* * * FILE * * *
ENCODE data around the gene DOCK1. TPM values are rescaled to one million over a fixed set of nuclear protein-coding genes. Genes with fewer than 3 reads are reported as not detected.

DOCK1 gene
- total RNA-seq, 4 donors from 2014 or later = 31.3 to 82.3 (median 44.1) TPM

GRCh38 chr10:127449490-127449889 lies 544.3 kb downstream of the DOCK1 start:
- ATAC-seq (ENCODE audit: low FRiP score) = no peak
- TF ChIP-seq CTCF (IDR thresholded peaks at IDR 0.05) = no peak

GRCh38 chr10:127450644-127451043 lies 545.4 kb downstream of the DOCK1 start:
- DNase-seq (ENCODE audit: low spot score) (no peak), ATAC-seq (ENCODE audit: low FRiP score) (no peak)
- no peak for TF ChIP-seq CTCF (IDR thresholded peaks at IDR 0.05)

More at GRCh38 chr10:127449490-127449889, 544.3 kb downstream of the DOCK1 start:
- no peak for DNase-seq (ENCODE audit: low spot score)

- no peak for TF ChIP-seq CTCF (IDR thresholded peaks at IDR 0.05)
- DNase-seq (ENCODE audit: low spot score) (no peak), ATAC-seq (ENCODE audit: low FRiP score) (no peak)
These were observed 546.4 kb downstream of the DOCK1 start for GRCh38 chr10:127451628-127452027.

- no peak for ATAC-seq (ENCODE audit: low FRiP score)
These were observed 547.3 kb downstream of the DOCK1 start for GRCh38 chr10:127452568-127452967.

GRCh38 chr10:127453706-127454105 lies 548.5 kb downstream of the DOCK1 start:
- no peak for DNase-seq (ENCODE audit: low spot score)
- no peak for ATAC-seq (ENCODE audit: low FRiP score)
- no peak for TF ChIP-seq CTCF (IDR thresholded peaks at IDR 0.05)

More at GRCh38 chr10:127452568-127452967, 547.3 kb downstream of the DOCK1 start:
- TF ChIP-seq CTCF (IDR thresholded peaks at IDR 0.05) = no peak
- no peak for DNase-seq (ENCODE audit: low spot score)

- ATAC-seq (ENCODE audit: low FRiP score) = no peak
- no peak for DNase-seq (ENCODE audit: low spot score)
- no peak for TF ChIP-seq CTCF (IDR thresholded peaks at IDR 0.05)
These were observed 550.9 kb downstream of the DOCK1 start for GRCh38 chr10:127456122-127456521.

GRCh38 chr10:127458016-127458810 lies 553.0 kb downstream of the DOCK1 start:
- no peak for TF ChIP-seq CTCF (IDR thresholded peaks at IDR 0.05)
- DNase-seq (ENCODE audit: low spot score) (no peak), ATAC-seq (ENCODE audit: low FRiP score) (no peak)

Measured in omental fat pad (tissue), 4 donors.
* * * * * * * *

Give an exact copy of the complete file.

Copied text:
ENCODE data around the gene DOCK1. TPM values are rescaled to one million over a fixed set of nuclear protein-coding genes. Genes with fewer than 3 reads are reported as not detected.

DOCK1 gene
- total RNA-seq, 4 donors from 2014 or later = 31.3 to 82.3 (median 44.1) TPM

GRCh38 chr10:127449490-127449889 lies 544.3 kb downstream of the DOCK1 start:
- ATAC-seq (ENCODE audit: low FRiP score) = no peak
- TF ChIP-seq CTCF (IDR thresholded peaks at IDR 0.05) = no peak

GRCh38 chr10:127450644-127451043 lies 545.4 kb downstream of the DOCK1 start:
- DNase-seq (ENCODE audit: low spot score) (no peak), ATAC-seq (ENCODE audit: low FRiP score) (no peak)
- no peak for TF ChIP-seq CTCF (IDR thresholded peaks at IDR 0.05)

More at GRCh38 chr10:127449490-127449889, 544.3 kb downstream of the DOCK1 start:
- no peak for DNase-seq (ENCODE audit: low spot score)

- no peak for TF ChIP-seq CTCF (IDR thresholded peaks at IDR 0.05)
- DNase-seq (ENCODE audit: low spot score) (no peak), ATAC-seq (ENCODE audit: low FRiP score) (no peak)
These were observed 546.4 kb downstream of the DOCK1 start for GRCh38 chr10:127451628-127452027.

- no peak for ATAC-seq (ENCODE audit: low FRiP score)
These were observed 547.3 kb downstream of the DOCK1 start for GRCh38 chr10:127452568-127452967.

GRCh38 chr10:127453706-127454105 lies 548.5 kb downstream of the DOCK1 start:
- no peak for DNase-seq (ENCODE audit: low spot score)
- no peak for ATAC-seq (ENCODE audit: low FRiP score)
- no peak for TF ChIP-seq CTCF (IDR thresholded peaks at IDR 0.05)

More at GRCh38 chr10:127452568-127452967, 547.3 kb downstream of the DOCK1 start:
- TF ChIP-seq CTCF (IDR thresholded peaks at IDR 0.05) = no peak
- no peak for DNase-seq (ENCODE audit: low spot score)

- ATAC-seq (ENCODE audit: low FRiP score) = no peak
- no peak for DNase-seq (ENCODE audit: low spot score)
- no peak for TF ChIP-seq CTCF (IDR thresholded peaks at IDR 0.05)
These were observed 550.9 kb downstream of the DOCK1 start for GRCh38 chr10:127456122-127456521.

GRCh38 chr10:127458016-127458810 lies 553.0 kb downstream of the DOCK1 start:
- no peak for TF ChIP-seq CTCF (IDR thresholded peaks at IDR 0.05)
- DNase-seq (ENCODE audit: low spot score) (no peak), ATAC-seq (ENCODE audit: low FRiP score) (no peak)

Measured in omental fat pad (tissue), 4 donors.